This week are taking a new turn in our series on mental health for expats and asking, “How can the church help?” We are featuring two different pastors and leaders from within the American church who have had a lot of experience taking care of both missionaries and those within the marketplace that go overseas for the sake of the Gospel. Today we are sharing an interview we did with Tim Lubinus who is the Executive Director and Treasurer for the Baptist Convention of Iowa. He and his family spent time doing collegiate ministry in South Korea, and then he worked as a team leader in Turkey. After about 10 years in Turkey, they moved back to Iowa where Tim transitioned into the Director of Global Missions at a church. Keep reading to hear what he learned as they sent numerous teams and people out to the nations.
When you were the director of Global Missions at Cornerstone Church, how did you care for the people you sent out around the world? Skype calls? Care packages? Pastors counseling?
We had several dozen people to support; too many to support centrally. So what we did was ask each person or family to find one or more of our church’s small groups to connect with. We put the burden on them so they were part of the process rather than getting a group assigned to them. Our idea was that the small group could actively interact with their updates, do Skype calls, pray, and care for them and their families while back in the states. We also coordinated Christmas gifts for each family member by using Amazon wish lists.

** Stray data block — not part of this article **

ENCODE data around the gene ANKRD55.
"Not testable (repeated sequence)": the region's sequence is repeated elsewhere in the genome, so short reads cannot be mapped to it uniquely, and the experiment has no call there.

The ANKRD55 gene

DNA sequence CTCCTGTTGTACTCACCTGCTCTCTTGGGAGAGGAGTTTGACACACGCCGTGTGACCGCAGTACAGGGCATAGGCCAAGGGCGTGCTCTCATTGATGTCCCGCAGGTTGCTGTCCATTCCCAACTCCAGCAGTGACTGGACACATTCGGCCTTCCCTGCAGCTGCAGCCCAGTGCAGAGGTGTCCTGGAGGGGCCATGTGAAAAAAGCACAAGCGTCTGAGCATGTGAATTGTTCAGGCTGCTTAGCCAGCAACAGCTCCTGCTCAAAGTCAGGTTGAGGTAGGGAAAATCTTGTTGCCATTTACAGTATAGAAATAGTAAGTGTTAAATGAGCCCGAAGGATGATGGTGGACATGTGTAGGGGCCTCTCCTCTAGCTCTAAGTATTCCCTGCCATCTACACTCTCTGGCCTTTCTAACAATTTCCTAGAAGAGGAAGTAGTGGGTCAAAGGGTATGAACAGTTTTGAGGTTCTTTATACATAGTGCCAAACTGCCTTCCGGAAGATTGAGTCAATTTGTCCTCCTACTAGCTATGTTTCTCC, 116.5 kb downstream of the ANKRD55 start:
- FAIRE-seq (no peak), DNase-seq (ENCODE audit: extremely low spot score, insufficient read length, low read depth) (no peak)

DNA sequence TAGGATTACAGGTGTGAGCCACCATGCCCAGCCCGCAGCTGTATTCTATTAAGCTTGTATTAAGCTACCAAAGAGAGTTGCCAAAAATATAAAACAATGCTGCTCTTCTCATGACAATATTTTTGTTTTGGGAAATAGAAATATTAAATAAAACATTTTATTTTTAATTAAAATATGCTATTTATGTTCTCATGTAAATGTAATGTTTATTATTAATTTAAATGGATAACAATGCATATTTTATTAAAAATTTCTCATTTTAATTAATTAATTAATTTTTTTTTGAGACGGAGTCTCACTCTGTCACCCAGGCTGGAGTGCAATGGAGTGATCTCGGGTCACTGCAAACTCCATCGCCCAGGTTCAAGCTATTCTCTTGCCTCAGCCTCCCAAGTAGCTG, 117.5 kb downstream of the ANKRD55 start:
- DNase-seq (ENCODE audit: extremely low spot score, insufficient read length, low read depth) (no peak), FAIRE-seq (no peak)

In addition, we sent gifts from the church (often a book or other gift at each person’s birthday). We also send periodic news from the church so that missionaries could keep up with big church news.
Visa issues and the uncertainty of residence and local identity, national and political disasters that threatened Americans or missionaries, struggles with living as foreigners in countries where Christians and missionaries were not welcomed, discouragement over lack of progress in the ministry, discouragement over lack of progress in language learning, concern over elderly parents and other family members’ well being, concern over the development of children, unevenness of cultural adjustments of spouses, e.g. the husband or wife adjusts better than the other.
What are some ways the local church can help care for people as they deal with these issues?
We must have long term ongoing relationship so that ongoing issues don’t have to continually be reintroduced to caregivers. Try to eliminate systems of care as no one wants to be a project or cared for by a machine or a checklist. Relationships should be natural and mutual. Try to visit missionaries and others you send out in their home country.
What can people living abroad do to help their church better care for them?
Actively connect during time back in the states and develop real relationships. Don’t think you are communicating well because you periodically send a bulk newsletter. Take off the “all-is-well face” and be real. Don’t make everything all about you. People who aren’t missionaries or don’t live far away from home need friends too. Relationships should be mutual, not one-way. Shock church leadership by offering to serve based on their schedule not yours; sacrifice to serve and give to the church rather than only receive from the church.